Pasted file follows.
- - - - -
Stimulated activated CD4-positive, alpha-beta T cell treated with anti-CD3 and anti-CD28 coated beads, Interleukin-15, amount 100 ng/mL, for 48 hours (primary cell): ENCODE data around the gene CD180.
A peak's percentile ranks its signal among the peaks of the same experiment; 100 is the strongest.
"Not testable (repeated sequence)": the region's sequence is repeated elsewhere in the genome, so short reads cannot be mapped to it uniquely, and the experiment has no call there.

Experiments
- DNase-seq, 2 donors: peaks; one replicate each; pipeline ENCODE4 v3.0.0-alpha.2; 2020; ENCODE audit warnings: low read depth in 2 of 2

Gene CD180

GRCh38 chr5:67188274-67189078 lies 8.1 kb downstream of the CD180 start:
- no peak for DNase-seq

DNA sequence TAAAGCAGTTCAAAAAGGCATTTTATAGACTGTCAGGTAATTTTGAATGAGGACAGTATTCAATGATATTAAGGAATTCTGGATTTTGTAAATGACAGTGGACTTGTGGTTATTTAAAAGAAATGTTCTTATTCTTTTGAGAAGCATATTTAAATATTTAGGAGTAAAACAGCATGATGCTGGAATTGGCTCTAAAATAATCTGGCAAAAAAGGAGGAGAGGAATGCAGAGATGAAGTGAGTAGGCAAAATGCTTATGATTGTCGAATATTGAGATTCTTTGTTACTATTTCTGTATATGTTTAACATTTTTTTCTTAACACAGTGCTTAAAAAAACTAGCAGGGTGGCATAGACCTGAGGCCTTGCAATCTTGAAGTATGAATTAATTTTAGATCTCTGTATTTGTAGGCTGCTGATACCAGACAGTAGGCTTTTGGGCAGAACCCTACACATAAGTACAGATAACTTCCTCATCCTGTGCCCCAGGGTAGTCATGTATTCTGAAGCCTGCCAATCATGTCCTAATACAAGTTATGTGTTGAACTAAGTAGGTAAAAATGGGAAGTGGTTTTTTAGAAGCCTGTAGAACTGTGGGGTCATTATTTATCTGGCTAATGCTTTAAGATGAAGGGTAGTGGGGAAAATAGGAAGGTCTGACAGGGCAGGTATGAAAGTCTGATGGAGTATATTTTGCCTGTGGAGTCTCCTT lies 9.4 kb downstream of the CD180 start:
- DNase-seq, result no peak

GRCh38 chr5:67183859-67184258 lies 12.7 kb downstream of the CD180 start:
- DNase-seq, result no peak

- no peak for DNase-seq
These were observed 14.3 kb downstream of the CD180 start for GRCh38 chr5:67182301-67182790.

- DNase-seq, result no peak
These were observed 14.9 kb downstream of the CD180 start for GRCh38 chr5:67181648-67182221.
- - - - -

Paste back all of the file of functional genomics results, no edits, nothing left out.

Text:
Stimulated activated CD4-positive, alpha-beta T cell treated with anti-CD3 and anti-CD28 coated beads, Interleukin-15, amount 100 ng/mL, for 48 hours (primary cell): ENCODE data around the gene CD180.
A peak's percentile ranks its signal among the peaks of the same experiment; 100 is the strongest.
"Not testable (repeated sequence)": the region's sequence is repeated elsewhere in the genome, so short reads cannot be mapped to it uniquely, and the experiment has no call there.

Experiments
- DNase-seq, 2 donors: peaks; one replicate each; pipeline ENCODE4 v3.0.0-alpha.2; 2020; ENCODE audit warnings: low read depth in 2 of 2

Gene CD180

GRCh38 chr5:67188274-67189078 lies 8.1 kb downstream of the CD180 start:
- no peak for DNase-seq

DNA sequence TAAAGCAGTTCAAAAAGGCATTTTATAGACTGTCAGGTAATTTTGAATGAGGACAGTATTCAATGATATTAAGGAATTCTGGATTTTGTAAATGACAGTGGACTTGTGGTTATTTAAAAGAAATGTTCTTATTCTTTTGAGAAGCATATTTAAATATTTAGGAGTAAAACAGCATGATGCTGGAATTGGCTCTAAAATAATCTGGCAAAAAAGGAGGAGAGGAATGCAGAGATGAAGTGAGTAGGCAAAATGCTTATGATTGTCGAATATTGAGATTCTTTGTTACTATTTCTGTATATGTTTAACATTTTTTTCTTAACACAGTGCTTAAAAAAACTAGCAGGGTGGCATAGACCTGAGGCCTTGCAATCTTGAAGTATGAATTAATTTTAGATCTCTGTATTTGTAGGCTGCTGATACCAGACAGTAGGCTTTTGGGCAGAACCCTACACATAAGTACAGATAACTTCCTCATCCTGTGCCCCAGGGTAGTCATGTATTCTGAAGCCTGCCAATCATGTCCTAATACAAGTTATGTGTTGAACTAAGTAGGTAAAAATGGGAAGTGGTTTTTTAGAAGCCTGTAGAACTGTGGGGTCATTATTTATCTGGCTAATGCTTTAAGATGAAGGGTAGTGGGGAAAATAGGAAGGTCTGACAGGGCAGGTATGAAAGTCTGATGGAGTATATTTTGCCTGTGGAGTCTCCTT lies 9.4 kb downstream of the CD180 start:
- DNase-seq, result no peak

GRCh38 chr5:67183859-67184258 lies 12.7 kb downstream of the CD180 start:
- DNase-seq, result no peak

- no peak for DNase-seq
These were observed 14.3 kb downstream of the CD180 start for GRCh38 chr5:67182301-67182790.

- DNase-seq, result no peak
These were observed 14.9 kb downstream of the CD180 start for GRCh38 chr5:67181648-67182221.